- San Francisco issued a request for qualifications (RFQ) for private sector firms to submit proposals to "design, build, finance, operate and maintain a citywide fiber to the premises network, lit fiber and Wi-Fi services project."
- After the RFQ closes in late March, the city will select up to three qualified respondents to bid on a subsequent request for proposals (RFP) for the project. From there, the city will select one final partner, and will supply a significant amount of funding for the development of the network, according to San Francisco Examiner.
- The RFQ follows an October 2017 report, commissioned by CTC Technology and Energy, that detailed the potential for a ubiquitous and open fiber network in the city. The report estimated the entire project could cost up to $1.9 billion.
By preparing a fiber to the premises (FTTP) network — which can connect to all homes and businesses in San Francisco — the city is working to ensure fiber is delivered in a ubiquitous manner. The network will also include net neutrality requirements that outline "no blocking of lawful websites" and "no paid prioritization" of certain content — a direct response to the Trump administration's efforts to repeal net neutrality.
"Trump’s hand-picked FCC and Republicans in Congress have dismantled crucial net neutrality, privacy, and consumer protections," said interim Mayor Mark Farrell in a statement. "We will provide an alternative that favors the general public and San Francisco values, not corporate interests. Through this project, we will close the digital divide, ensure net neutrality, and create a truly fair and open internet in San Francisco."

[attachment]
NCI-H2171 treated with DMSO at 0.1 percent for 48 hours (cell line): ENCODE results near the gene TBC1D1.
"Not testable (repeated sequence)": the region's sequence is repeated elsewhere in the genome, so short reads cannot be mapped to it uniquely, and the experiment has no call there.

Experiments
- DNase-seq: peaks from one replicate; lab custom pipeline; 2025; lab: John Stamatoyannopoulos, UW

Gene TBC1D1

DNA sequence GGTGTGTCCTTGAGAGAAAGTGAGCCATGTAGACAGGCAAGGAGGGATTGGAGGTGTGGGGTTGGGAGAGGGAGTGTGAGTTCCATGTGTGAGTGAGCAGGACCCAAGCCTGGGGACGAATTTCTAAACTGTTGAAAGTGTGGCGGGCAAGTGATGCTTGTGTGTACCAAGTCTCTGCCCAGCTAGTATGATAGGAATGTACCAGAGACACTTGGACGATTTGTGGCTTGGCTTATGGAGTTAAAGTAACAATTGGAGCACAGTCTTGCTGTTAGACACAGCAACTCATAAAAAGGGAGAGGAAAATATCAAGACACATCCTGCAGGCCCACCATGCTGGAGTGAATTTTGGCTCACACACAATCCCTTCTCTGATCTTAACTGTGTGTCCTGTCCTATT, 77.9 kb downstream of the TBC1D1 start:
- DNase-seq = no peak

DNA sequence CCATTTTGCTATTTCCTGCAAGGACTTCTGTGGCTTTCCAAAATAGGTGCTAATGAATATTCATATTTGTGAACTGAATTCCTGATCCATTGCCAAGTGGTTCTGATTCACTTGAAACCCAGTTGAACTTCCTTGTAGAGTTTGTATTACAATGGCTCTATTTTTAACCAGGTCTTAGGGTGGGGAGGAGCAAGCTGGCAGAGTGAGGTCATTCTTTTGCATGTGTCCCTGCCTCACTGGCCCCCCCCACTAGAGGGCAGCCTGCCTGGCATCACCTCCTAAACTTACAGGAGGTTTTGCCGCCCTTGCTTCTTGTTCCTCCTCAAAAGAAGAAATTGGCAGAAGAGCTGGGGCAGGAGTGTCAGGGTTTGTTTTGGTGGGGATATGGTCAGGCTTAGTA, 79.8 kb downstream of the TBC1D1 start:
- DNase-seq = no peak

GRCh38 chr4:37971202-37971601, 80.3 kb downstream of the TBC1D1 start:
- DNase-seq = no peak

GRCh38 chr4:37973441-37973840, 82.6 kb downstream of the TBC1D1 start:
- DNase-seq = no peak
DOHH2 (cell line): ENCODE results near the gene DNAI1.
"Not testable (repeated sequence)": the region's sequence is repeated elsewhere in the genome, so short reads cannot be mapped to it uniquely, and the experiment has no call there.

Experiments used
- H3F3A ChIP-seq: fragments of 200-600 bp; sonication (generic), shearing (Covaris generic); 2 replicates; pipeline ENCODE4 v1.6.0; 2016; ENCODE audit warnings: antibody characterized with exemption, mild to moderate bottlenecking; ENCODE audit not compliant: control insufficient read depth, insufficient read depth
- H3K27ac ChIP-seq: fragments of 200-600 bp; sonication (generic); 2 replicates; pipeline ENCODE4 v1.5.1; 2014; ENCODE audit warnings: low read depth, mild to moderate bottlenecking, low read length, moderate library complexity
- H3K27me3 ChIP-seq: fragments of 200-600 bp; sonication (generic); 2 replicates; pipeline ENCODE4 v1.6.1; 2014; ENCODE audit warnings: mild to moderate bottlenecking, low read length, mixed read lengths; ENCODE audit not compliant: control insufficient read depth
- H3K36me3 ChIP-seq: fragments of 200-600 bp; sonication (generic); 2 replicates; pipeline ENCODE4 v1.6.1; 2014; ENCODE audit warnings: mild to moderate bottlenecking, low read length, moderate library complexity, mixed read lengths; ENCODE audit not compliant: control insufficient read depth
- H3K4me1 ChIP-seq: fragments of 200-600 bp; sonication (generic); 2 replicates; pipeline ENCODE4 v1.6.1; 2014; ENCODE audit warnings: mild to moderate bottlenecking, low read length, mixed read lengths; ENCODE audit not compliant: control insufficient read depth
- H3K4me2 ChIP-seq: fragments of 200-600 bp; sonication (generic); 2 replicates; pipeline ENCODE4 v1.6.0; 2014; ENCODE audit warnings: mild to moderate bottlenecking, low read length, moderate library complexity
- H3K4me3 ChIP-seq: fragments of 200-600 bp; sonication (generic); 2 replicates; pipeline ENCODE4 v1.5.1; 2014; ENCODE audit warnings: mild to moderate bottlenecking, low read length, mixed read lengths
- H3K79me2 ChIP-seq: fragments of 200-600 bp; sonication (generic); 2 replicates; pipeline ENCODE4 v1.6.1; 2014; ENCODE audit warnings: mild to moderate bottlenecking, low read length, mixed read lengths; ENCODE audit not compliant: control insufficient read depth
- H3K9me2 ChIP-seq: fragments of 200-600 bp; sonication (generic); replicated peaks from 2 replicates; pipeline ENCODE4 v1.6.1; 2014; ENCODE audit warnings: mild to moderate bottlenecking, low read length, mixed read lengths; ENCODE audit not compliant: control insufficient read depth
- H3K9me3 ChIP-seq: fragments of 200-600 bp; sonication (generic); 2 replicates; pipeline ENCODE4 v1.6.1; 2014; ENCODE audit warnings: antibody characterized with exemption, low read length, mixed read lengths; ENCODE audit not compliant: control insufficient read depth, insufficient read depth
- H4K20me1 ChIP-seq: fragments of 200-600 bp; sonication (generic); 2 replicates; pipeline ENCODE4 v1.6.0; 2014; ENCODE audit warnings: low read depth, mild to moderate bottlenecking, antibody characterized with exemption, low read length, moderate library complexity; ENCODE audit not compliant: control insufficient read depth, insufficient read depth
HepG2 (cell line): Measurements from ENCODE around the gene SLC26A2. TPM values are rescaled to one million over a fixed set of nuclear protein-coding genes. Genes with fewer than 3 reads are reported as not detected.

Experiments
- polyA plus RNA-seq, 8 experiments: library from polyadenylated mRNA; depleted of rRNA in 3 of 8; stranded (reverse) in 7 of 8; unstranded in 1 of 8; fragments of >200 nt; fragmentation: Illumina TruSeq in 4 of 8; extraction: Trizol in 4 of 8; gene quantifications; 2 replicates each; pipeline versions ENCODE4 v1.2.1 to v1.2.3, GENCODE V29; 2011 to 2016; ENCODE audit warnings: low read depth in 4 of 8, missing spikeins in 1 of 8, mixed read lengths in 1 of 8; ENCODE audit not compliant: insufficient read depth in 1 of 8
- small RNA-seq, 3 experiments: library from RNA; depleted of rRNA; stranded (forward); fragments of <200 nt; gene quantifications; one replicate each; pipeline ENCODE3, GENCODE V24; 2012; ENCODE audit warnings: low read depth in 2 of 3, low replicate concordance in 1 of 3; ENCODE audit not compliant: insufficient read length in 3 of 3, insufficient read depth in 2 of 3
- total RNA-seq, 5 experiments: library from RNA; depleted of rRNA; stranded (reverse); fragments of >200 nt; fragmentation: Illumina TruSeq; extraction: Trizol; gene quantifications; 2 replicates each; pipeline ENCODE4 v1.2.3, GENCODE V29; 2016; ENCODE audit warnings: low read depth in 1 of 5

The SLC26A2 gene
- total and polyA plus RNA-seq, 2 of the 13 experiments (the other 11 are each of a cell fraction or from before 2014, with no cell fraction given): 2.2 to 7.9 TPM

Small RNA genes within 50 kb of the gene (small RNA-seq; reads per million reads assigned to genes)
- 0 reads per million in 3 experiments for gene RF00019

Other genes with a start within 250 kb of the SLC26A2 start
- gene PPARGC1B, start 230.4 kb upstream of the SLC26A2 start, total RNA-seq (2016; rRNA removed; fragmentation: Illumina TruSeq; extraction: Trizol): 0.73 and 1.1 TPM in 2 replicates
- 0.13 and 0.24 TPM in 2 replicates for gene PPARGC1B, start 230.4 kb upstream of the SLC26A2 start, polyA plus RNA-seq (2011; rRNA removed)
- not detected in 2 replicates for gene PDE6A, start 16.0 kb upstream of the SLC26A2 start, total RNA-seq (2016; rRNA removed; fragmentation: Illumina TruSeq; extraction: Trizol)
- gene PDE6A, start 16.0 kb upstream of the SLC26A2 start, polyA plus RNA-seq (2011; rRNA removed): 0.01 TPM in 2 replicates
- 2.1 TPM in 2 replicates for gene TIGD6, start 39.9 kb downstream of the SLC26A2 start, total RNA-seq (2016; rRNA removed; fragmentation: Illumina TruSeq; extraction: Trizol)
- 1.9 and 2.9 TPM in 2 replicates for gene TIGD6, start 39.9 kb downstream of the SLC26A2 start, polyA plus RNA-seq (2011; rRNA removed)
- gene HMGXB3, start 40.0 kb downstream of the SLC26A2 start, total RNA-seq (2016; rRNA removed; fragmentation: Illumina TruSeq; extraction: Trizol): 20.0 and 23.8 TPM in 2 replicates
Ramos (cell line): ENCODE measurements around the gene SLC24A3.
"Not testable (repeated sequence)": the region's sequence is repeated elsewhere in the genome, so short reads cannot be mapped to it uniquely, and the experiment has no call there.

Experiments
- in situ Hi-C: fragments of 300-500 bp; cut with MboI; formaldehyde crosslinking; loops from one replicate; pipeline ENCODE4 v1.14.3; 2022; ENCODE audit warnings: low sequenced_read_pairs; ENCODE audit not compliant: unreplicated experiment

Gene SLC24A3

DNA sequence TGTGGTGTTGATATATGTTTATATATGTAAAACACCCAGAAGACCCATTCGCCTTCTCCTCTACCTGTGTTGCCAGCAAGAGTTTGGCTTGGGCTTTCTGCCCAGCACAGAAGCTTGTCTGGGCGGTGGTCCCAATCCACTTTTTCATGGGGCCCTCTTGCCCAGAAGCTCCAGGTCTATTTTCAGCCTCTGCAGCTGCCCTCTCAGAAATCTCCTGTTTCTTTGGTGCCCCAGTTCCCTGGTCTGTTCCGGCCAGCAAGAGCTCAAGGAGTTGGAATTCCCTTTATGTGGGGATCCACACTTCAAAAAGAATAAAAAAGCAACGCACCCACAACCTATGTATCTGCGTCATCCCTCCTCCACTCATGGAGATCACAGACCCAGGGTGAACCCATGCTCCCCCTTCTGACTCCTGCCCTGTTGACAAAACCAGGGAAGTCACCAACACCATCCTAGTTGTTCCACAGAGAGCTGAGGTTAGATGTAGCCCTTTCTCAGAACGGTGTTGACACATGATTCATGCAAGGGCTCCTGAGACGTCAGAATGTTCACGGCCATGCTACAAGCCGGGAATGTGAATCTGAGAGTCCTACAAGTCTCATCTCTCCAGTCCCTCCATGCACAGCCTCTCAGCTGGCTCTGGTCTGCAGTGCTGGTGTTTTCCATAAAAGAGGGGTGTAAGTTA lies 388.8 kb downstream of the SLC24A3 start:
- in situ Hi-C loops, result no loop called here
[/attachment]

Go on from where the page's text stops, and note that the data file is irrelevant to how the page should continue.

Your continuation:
Of course, there are a number of obstacles that come with such an enormous undertaking. The economics of competitive broadband have proven to be challenging, and 12% of San Francisco residents currently lack internet access, primarily due to costs. $1.9 billion is a hefty price tag for the lit FTTP construction and roll-out, though the potential of a low-cost and inclusive, city-owned service is in the best interest of San Francisco.
Farrell originally initiated the Fiber for San Francisco Initiative during his time as District 2 supervisor. In late January, the San Francisco Board of Supervisors appointed Farrell as the city's interim mayor until the formal mayoral election in June — however, to do so, they pushed out London Breed, who was serving as acting mayor following Ed Lee's death. The move stirred up a political controversy — Farrell, a white male, was unexpectedly replacing Breed, a black female — though The New York Times underlined that Farrell was known for being "critical of tech companies’ influence on San Francisco," while Breed was more supportive of the tech industry's influence.
It is suggested that this fiber initiative would not have taken place under Breed's leadership, though ironically enough, Farrell has already pledged he will end his political career when a successor is announced in June. The success of the bid selection process and full build-out — which may take up to five years — remains to be seen under a new mayor.